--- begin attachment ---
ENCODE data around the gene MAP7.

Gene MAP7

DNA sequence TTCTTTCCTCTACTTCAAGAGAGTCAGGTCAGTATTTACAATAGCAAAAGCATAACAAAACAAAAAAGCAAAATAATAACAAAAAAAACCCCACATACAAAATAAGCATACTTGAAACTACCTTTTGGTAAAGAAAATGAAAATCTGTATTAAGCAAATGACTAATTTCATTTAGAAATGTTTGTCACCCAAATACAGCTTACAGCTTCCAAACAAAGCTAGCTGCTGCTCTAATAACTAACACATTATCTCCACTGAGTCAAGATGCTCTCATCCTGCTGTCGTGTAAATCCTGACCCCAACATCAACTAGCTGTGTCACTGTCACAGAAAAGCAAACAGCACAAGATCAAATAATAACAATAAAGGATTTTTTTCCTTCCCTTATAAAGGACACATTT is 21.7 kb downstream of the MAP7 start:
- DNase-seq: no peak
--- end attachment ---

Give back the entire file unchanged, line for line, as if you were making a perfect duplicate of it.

ENCODE data around the gene MAP7.

Gene MAP7

DNA sequence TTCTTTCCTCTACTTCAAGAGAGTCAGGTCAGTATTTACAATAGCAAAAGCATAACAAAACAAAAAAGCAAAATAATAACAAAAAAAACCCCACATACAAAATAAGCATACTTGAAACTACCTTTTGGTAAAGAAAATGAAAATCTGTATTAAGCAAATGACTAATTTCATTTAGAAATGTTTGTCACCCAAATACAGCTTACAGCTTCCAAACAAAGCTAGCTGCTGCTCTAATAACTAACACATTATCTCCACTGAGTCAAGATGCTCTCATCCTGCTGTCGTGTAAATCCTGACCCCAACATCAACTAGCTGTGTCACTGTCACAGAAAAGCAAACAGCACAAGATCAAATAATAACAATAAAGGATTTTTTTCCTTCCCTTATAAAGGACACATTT is 21.7 kb downstream of the MAP7 start:
- DNase-seq: no peak